Friday, July 1, 2016

Louvre Museum closes due to flood

With consecutive days of torrential rain in Paris raising the Seine’s water levels to riverbank bursting flood volume, officials at the world famous Louvre museum have decided to close up on Friday to give them time to evacuate their priceless artwork to higher ground in the face of a seemingly inevitable deluge.

The downpours making Paris miserable this week are expected to last over the weekend according to BBC. Already the unusually heavy rains in Europe have damaged much and proven deadly in France and Germany.

As explained on the museum’s Twitter account, the Friday closure of the Louvre, which lies on the north bank of the Seine, aims to facilitate the transfer of works of art from its more vulnerable locations, such as the basement levels, to the upper floors, where they should remain safe if the situation does not deteriorate further.

Another museum, the Musee d’Orsay on the Seine’s south bank, has already closed its doors Thursday to take similar precautionary measures. Both museums have drilled extensive this year to prepare for such emergency action in case of floods. The Louvre’s evacuation plan sees them clearing out their underground reserve within seventy two hours – in a March drill, they successfully moved all their Islamic art pieces from its underground display section in a day. The Musee d’Orsay meanwhile, has a ninety six hour timetable, hence their earlier closure.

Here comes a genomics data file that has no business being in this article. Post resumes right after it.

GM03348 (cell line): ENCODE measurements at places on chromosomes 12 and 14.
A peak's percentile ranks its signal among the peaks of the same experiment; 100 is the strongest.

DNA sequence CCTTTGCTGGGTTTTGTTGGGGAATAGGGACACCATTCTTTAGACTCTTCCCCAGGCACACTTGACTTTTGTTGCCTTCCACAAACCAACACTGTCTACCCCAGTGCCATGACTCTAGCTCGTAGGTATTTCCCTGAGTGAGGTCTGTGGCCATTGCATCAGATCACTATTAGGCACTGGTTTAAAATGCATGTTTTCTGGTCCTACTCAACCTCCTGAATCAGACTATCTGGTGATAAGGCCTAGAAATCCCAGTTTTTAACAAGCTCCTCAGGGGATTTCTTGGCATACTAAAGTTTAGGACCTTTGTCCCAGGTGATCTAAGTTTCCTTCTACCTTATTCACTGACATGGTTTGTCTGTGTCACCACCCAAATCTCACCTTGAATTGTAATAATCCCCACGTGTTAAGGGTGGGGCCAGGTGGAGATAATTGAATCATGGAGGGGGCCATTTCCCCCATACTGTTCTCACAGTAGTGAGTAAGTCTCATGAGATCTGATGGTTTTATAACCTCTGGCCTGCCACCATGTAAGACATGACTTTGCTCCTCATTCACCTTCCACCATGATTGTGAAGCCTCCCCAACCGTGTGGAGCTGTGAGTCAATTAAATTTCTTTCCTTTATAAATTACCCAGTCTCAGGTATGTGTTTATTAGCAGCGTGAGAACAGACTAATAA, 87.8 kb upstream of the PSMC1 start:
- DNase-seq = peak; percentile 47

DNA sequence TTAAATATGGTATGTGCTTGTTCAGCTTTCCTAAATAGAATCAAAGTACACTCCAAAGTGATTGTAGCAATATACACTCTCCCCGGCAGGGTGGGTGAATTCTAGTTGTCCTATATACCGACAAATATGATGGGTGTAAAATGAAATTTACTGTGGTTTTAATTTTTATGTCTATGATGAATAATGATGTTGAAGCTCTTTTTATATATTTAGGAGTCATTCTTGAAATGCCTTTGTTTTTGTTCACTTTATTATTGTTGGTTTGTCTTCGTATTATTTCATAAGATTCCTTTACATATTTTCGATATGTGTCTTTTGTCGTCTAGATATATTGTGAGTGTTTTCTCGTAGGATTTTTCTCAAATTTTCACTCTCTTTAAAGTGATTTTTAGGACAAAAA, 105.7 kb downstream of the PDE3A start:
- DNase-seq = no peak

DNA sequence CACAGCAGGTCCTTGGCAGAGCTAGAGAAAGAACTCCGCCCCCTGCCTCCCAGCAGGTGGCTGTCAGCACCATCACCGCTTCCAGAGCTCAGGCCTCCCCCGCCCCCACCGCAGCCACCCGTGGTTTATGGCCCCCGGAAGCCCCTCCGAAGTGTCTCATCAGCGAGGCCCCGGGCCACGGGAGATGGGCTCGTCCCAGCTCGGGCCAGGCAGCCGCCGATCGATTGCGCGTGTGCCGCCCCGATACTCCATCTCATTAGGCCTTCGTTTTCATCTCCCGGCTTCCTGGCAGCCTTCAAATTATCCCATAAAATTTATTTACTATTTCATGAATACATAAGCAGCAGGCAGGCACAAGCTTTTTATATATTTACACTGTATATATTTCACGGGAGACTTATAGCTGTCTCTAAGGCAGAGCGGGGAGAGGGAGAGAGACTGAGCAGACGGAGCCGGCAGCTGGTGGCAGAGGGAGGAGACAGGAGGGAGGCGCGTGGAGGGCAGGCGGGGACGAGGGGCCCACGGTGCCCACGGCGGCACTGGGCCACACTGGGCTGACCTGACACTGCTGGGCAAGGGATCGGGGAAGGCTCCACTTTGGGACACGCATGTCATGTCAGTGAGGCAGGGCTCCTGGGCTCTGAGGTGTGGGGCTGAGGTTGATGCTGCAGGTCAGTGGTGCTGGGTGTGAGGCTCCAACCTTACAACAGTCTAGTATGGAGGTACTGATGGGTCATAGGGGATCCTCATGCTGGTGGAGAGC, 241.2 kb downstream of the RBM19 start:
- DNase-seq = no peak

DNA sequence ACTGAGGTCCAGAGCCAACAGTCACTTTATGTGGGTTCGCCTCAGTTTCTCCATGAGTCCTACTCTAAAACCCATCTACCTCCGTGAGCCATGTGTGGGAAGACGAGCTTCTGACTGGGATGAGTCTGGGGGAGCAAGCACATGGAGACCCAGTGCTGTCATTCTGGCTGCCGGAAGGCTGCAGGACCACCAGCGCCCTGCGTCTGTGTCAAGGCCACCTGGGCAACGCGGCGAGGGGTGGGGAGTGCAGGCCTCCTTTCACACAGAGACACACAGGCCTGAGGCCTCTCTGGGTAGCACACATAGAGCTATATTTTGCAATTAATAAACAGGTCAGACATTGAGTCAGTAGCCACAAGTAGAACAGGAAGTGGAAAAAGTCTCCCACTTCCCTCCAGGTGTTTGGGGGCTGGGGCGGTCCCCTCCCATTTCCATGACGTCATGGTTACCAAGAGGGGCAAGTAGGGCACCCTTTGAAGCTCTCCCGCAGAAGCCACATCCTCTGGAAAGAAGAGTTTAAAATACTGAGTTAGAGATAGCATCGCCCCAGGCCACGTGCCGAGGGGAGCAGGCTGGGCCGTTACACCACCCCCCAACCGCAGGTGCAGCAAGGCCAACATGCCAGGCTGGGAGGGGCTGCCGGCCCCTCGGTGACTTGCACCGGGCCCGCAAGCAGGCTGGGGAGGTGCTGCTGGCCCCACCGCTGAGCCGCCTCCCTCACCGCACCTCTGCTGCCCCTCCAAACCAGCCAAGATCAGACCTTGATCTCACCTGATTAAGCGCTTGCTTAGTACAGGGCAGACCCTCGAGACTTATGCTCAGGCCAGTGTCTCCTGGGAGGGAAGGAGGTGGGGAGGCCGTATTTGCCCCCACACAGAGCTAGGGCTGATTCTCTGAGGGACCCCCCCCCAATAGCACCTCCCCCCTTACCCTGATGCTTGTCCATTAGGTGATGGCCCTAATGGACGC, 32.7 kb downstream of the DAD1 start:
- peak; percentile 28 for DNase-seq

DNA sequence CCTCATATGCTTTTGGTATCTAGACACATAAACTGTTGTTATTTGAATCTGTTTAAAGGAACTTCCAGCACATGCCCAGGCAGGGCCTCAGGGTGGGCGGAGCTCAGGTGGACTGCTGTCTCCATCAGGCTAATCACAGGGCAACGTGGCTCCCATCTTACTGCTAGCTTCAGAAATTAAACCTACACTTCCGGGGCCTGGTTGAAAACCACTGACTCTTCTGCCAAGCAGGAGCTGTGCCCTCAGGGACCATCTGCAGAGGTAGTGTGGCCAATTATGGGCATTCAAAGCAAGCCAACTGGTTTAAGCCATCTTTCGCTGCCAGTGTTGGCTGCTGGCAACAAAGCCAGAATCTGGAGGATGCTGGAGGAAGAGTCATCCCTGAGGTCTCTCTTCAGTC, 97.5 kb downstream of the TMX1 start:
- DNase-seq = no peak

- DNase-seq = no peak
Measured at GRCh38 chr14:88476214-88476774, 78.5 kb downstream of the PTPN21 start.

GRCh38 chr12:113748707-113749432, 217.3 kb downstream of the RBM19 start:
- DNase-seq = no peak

French President Francois Hollande has already declared a state of natural disaster in the country’s most flood-affected areas, in a move to quickly release emergency funds to local authorities.

The national meteorological service, Meteo-France, indicated that the worst-flooded waterway has been a Seine tributary, the Loing. Already floodwaters from the river have struck the nearby town of Nemours, 80 kilometers south of Paris, on Thursday. Residents had to be evacuated by rescue workers on boats.

But while The Loing seems to be calming down now, the Seine itself continues its alarming rise, already at five meters its normal level Thursday afternoon. Emergency barriers have been put up along the river after it burst its banks. The waters have already submerged an island close to the Eiffel Tower’s locations, and the riverbank quays have been washed out. The Seine has been closed to traffic from pleasure craft and commercial barges.

This has been a stunning blow to Paris which has been preparing to host the Euro 2016 Football Tournament Friday next week. If the Seine flooding continues unabated, experts believe that a special “fan zone” constructed at the Champs de Mars that could accommodate up to a hundred thousand spectators may well be submerged completely.

The latest Meteo-France forecasts may be a silver lining to all this, as they suggest a period of drier weather to come soon.

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